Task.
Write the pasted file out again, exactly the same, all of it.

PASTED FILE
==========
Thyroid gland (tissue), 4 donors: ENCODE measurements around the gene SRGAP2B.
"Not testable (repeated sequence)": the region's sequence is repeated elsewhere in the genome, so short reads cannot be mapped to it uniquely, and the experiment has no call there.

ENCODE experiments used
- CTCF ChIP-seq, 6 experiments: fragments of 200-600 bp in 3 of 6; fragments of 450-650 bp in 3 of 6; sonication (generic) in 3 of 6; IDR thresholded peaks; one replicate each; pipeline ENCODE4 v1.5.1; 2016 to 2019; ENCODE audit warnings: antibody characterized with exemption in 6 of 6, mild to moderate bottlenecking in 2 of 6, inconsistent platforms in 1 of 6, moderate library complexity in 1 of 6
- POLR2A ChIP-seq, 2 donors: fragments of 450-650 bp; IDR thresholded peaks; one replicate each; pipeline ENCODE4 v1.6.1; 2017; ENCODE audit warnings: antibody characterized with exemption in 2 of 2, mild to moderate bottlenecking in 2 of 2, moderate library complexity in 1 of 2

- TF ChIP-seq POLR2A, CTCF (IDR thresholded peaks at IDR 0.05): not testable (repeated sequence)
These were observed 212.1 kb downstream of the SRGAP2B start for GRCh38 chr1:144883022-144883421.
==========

Thyroid gland (tissue), 4 donors: ENCODE measurements around the gene SRGAP2B.
"Not testable (repeated sequence)": the region's sequence is repeated elsewhere in the genome, so short reads cannot be mapped to it uniquely, and the experiment has no call there.

ENCODE experiments used
- CTCF ChIP-seq, 6 experiments: fragments of 200-600 bp in 3 of 6; fragments of 450-650 bp in 3 of 6; sonication (generic) in 3 of 6; IDR thresholded peaks; one replicate each; pipeline ENCODE4 v1.5.1; 2016 to 2019; ENCODE audit warnings: antibody characterized with exemption in 6 of 6, mild to moderate bottlenecking in 2 of 6, inconsistent platforms in 1 of 6, moderate library complexity in 1 of 6
- POLR2A ChIP-seq, 2 donors: fragments of 450-650 bp; IDR thresholded peaks; one replicate each; pipeline ENCODE4 v1.6.1; 2017; ENCODE audit warnings: antibody characterized with exemption in 2 of 2, mild to moderate bottlenecking in 2 of 2, moderate library complexity in 1 of 2

- TF ChIP-seq POLR2A, CTCF (IDR thresholded peaks at IDR 0.05): not testable (repeated sequence)
These were observed 212.1 kb downstream of the SRGAP2B start for GRCh38 chr1:144883022-144883421.